High levels of mental distress and a reluctance to seek professional help among UK construction workers is leading to increased alcohol consumption, non-prescription drug use and even self-harm according to a new major study.
Early findings from a major new study of the mental health of self-employed construction workers and those working in small firms show that intense workloads, financial problems, poor work-life balance and Covid-19 pressures on the supply of materials are combining to significantly raise stress and anxiety levels. This mainly male workforce has long been known to contain workers who are reluctant to talk about their mental health. Preliminary survey findings from over 300 respondents suggest that almost a third are now living with elevated levels of anxiety each day. Construction workers from a range of trades that are often to hard to reach, from bricklayers, to groundworkers to plasterers, told researchers from Mates in Mind and the Institute for Employment Studies (IES) that the continuing stigma of mental illness prevents them from discussing it beyond close friends or family members.
‘We have a real concern that the data shows that sole traders and those working in smaller firms with more severe anxiety were least likely to seek help from most sources. This means that too many construction workers every day are going under the radar and are not seeking support from healthcare professionals or mental health charities’ says Sarah Casemore, Managing Director of Mates in Mind. ‘This represents a real hidden crisis which threatens the viability of a major sector of the UK economy and many of those who work in it’.
The study, funded by a research grant from B&CE Charitable Trust, is investigating both the extent of mental health problems in this important workforce and the extent to which new, more accessible, forms of support and guidance on mental wellbeing can be offered to individuals experiencing distress, depression, or anxiety. As reported by the Office for National Statistics (ONS), the suicide rate among construction workers is already three times the national average for men, equating to more than two construction workers taking their own life every day.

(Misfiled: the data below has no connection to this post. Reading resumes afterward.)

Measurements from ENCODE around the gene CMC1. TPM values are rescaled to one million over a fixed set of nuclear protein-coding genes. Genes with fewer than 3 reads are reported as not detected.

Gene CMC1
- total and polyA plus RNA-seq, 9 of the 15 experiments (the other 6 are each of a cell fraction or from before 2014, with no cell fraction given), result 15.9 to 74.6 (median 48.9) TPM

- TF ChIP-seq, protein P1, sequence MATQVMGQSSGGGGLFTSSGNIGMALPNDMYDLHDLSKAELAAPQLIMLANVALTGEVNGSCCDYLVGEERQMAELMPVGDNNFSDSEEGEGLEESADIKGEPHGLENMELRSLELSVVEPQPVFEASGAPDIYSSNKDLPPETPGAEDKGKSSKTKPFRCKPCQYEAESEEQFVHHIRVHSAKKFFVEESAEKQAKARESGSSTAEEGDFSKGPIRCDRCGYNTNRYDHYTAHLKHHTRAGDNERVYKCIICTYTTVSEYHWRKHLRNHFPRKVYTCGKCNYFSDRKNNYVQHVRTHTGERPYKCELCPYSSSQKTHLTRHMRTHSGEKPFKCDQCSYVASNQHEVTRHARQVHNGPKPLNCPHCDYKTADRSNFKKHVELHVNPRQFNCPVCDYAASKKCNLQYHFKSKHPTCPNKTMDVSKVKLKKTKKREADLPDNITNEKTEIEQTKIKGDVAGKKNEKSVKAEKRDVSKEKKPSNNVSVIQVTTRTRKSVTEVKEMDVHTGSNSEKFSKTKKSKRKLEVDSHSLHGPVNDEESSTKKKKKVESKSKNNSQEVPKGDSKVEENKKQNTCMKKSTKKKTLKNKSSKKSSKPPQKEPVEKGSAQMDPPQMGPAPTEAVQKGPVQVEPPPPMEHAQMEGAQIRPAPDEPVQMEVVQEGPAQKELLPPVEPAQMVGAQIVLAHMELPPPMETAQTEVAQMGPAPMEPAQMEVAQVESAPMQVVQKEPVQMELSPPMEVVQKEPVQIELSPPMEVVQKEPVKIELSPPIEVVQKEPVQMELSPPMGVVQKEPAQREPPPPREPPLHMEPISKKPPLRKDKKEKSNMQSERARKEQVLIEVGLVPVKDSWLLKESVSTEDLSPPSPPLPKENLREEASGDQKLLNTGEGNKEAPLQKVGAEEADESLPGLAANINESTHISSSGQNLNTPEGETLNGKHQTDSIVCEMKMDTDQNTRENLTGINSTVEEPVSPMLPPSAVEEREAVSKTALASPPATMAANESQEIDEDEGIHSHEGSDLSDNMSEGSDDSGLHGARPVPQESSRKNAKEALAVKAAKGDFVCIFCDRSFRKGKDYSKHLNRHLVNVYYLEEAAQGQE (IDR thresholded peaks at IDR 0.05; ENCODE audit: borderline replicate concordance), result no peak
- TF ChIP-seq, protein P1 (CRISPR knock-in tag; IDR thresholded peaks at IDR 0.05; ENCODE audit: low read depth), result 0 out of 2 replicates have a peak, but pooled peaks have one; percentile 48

Head of HR Research Development at IES: Stephen Bevan who has led the survey component of the research said today, ‘we have been concerned to find that so many construction workers are finding it hard to disclose their mental health problems and that these are also causing them to lose sleep, develop severe joint pain and exhibit greater irritability with colleagues and even family members. We are hoping that our upcoming interviews with some of our participants will shed more light on the types of support which they feel comfortable and confident to use.’
Mates in Mind, as a charity dedicated to improving mental health in construction and related industries, will be using the insights from this research to shape a series of interventions to educate, inform and support workers whose mental health is causing problems with sickness absence, an increased risk of accidents at work and, ultimately, the risk of an exodus from the sector.
Steve Hails, Director of Business Services & HSW at Tideway and Chair of the Board of Trustees of Mates in Mind said that “this valuable research undertaken by IES, funded by B&CE, confirms what we suspected when Mates in Mind was formed as a charity by the Health in Construction Leadership Group (HCLG) with the vital support of the British Safety Council. Those working for the smaller organisations, sole traders or self-employed – the vast majority of workers in our sector – do not have access to the necessary mental health support to allow them to thrive within our industry. The next phase of the research is essential to help us understand what that support should look like and how Mates in Mind can assist with the required improvements.”
Nicola Sinclair, head of the B&CE Charitable Trust, said: “This research from Mates in Mind is incredibly important to the construction industry as it shines a bright light on a very real problem that is often overlooked. The information gathered will hopefully prove to be an important first step in ensuring that all construction workers have access to help when it comes to mental health and stress related issues.
“We are delighted that the Occupational Health Research Award has been put to such good use and we encourage other institutions and organisations to consider applying for the 2022 award before the applications close on Friday 21 January.”
Mates in Mind will be joined by Professor Dame Carol Black on 20 January 2022 where the impact of the full research findings will be explored